States

Common-Core Delay Approved by N.Y. Assembly, Challenging Gov. Cuomo

By Andrew Ujifusa — March 06, 2014 3 min read
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The New York Assembly has approved a bill delaying the impact of the Common Core State Standards and its aligned tests on teacher evaluations and other aspects of public education.

The vote in the lower chamber of the New York legislature wasn’t close, coming in at 117-10 in favor, as Jessica Bakeman reported for Capital New York. If you read the beginning of Assembly Bill 8929, the primary sponsor of which is Assemblywoman Catherine Nolan (D), the chairwoman of the chamber’s education committee, you can get a very clear sense of what it does:

• The test scores from common-core aligned tests can’t factor into teachers’ and principals’ evaluation scores. If this provision requires the state education commissioner John King to apply for a federal waiver in order to make it effective, the bill says that King must do so. This ban would be in effect for the 2013-14 and 2014-15 school years.

• Those same common-core tests also can’t be the sole or primary factor in decisions affecting students’ placement or promotion. In addition, those test score can’t appear on student transcripts.

• The state education department can’t offer any student data to third-party vendors that would send that data to “dashboards” until July 1, 2015.

• King’s office must also undertake a review of the effectiveness of the common core in educating special populations like English-language learners and students with disabilities.

The roots of the bill can be traced in part back to last year, when a new common-core aligned test caused a furor in the Empire State. An explanatory note attached to the bill reads, “The implementation of the common core has caused significant challenges that have strained our school districts, administrators, teachers, parents and, most importantly, students. An indicator of such challenges occurred in the spring of 2013 when student test scores dropped significantly after taking the new Common Core aligned assessments.”

As Bakeman notes, however, there’s no current sponsor in the state senate for this legislation. There is a bill in the New York Senate that would repeal the common core outright, sponsored by GOP Sen. Greg Ball [CORRECTION: I originally misidentified the sponsor of the Senate’s anti-common-core bill], but so far it hasn’t gotten political traction. Republicans in the Assembly attempted to attach an amendment to Nolan’s bill that would gut the common standards altogether pending a review, but legislators in the lower chamber, which is controlled by Democrats, swatted it aside.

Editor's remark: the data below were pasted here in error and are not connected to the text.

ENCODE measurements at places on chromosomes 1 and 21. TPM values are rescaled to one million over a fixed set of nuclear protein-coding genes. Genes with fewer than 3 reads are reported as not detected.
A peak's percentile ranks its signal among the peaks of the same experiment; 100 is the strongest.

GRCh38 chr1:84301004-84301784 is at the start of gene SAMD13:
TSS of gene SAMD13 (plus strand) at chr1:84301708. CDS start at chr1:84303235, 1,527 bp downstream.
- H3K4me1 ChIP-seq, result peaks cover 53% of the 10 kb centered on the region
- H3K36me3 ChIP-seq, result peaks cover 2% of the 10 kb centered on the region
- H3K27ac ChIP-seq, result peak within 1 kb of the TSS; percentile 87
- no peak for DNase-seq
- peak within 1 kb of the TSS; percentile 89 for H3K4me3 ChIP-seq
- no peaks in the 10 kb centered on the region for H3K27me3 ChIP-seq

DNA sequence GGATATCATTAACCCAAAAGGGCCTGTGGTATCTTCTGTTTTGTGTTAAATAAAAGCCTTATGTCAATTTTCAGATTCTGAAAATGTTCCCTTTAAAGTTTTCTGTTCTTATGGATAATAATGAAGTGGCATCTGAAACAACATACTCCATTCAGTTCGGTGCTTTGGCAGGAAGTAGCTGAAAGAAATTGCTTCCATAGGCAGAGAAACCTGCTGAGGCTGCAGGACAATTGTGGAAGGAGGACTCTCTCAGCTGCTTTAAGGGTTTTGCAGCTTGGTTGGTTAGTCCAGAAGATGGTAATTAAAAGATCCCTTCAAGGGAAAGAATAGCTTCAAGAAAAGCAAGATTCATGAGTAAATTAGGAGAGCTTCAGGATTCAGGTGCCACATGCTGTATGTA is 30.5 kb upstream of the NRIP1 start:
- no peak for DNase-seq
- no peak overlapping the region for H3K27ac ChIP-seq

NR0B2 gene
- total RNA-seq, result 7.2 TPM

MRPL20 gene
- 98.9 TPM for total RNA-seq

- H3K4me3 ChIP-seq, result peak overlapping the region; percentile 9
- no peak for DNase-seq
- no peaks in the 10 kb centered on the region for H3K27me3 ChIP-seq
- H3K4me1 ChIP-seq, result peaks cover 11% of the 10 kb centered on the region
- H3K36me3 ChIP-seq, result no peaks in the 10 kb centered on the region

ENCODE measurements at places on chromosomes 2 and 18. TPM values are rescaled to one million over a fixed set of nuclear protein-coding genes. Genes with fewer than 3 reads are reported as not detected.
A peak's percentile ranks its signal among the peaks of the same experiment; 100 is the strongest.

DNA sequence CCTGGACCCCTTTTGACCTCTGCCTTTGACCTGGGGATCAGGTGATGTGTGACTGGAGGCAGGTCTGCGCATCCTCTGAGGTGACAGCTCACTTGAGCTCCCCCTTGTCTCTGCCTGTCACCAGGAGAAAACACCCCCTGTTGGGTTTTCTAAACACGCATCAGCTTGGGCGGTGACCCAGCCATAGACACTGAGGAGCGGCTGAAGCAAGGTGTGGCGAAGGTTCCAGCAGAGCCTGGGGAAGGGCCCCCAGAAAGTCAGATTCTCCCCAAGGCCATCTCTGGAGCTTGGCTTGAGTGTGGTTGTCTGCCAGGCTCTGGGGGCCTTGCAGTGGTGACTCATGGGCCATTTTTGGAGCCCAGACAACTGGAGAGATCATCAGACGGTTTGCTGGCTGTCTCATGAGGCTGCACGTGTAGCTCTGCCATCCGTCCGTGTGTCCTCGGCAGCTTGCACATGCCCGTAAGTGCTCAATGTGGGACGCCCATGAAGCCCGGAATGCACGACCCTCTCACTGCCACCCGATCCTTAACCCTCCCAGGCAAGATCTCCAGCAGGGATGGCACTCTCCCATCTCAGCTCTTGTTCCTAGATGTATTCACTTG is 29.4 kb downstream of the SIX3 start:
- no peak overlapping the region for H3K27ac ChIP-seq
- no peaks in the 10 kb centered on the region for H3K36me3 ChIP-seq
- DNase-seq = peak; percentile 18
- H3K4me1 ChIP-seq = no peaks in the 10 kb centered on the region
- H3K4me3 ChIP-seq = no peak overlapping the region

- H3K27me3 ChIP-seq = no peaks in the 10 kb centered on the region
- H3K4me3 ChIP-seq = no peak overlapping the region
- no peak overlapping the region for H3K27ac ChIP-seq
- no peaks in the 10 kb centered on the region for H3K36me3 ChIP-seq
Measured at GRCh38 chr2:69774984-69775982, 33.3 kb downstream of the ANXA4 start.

Gov. Andrew Cuomo (D), meanwhile, has taken to the airwaves to defend his approach to common core. Essentially, he doesn’t want students unfairly impacted by the transition to the new standards and tests, but there’s no sign that he wants to dramatically alter educator evaluations in the way that Nolan’s bill dictates. It looks as though this question of evaluations, not for the first time, could be a major area of conflict in New York state government.

One more important thing to note: According to the bill’s language, the section that would bar common-core test scores from evaluations for two school years “shall expire and be deemed repealed if any necessary federal approvals or waivers have been denied.” So the U.S. Department of Education and promises the state made under its Race to the Top grant are very big factors in how this situation plays out.

There’s better news for the common core elsewhere. In Arizona, a bill to prohibit the use of the common core was voted down by the state senate. Gov. Jan Brewer (R) signed an executive order last year renaming the common core in Arizona and asserting the state’s control over content standards, and according to reports Democrats along with a few Republicans in the upper chamber voted to nix the legislation.

A version of this news article first appeared in the State EdWatch blog.


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